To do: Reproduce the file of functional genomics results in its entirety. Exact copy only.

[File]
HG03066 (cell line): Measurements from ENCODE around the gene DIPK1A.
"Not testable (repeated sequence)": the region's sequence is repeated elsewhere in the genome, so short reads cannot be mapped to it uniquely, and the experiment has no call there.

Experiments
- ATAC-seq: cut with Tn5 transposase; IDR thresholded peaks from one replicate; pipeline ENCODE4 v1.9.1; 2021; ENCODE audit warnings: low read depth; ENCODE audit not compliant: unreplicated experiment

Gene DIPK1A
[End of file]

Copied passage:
HG03066 (cell line): Measurements from ENCODE around the gene DIPK1A.
"Not testable (repeated sequence)": the region's sequence is repeated elsewhere in the genome, so short reads cannot be mapped to it uniquely, and the experiment has no call there.

Experiments
- ATAC-seq: cut with Tn5 transposase; IDR thresholded peaks from one replicate; pipeline ENCODE4 v1.9.1; 2021; ENCODE audit warnings: low read depth; ENCODE audit not compliant: unreplicated experiment

Gene DIPK1A